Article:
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I need help with GnuPG commands related to building a web of trust.

  1. How can I add five different signatures I received to my public key before uploading it to a key server?
  2. And, a similar, question: How can I combine 5 signed versions of my public key into one file? I would like to have one key-file that contains all five signatures.
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I assume you already did some key signing and imported the signatures into GnuPG. If so, by exporting the key using gpg -a --export [key-id] you also include all signatures to that key. This is both valid for your own and also other's keys.

Also, both key servers and GnuPG actually combine all signatures when receiving them; so if others upload their signatures for your key, all of them will be stored together.


Given you're not having any signatures yet, find somebody to sign it. Possible ways to do so would be going to a key signing party, having a look at biglumber.com or visiting some Linux/Unix user group in your town (often, there are OpenPGP-users in there).

You could also create keys on your own and use them to sign your "main key", but there's no use in doing so, you're not getting any closer to the web of trust.

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    Thank you Jens for your explanation. You said: "Also, both key servers and GnuPG actually combine all signatures when receiving them; so if others upload their signatures for your key, all of them will be stored together." This is exactly what I was trying to learn about, but did not know how to word it. How can I combine signatures from different people. Suppose I send my public key to Alice, Bob, Eric,Frank, and Gary. They all sign my key and send it back to me. Now I have 5 files each containing my key with one signature. How do I combine these signatures? – Vivarto Jan 25 '14 at 13:43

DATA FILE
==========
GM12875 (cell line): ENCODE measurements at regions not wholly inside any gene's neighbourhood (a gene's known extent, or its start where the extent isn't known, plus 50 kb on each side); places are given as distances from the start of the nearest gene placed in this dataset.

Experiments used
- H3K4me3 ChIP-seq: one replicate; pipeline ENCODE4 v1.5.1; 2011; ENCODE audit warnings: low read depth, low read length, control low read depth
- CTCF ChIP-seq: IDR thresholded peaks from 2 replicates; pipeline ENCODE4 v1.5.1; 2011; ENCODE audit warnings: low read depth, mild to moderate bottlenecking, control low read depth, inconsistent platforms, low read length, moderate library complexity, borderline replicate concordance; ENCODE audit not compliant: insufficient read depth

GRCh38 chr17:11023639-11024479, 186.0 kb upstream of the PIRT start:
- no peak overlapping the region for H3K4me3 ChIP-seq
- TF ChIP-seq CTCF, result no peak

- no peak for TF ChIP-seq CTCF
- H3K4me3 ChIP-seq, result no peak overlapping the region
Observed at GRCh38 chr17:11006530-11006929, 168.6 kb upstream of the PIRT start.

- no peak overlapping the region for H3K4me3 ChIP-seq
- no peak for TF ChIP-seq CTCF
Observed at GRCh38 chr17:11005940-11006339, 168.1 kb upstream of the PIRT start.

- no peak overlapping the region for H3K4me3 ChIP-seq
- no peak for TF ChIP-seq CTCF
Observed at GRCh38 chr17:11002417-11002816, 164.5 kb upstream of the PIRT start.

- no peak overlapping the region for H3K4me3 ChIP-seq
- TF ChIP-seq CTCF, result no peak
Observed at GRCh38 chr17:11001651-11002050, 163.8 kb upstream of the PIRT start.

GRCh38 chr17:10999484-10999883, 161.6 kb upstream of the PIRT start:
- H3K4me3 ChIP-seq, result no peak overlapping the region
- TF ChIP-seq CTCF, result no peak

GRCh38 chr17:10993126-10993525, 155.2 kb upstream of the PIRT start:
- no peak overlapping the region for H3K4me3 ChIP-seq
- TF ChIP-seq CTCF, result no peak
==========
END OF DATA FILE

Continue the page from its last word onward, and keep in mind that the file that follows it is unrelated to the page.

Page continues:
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    You received one file from each of them. Now you do gpg --import signature.asc (whatever the file name is) to import each of them, and then either gpg -a --export [key-id] > key.asc to export the key and upload it manually, or directly gpg --send-key [key-id] to upload it. In Windows, you might have to use gpg.exe instead of gpg. – Jens Erat Jan 25 '14 at 14:06
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    Thank you again. It is now becoming more clear. Just wanted to make sure if in your example "signature.asc" is a regular public key. If so, then apparently we just import the signed public even if we already have it (unsigned) in the ring, and the GPG will combine the signatures. Righ? – Vivarto Jan 26 '14 at 1:31
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    It doesn't matter if signature.asc also includes your key. OpenPGP implementations will look at each data package in that file, check if they already know it, and otherwise import it. If your public key is already known, it will be ignored -- but the unknown signature package will be imported anyway. – Jens Erat Jan 26 '14 at 7:56

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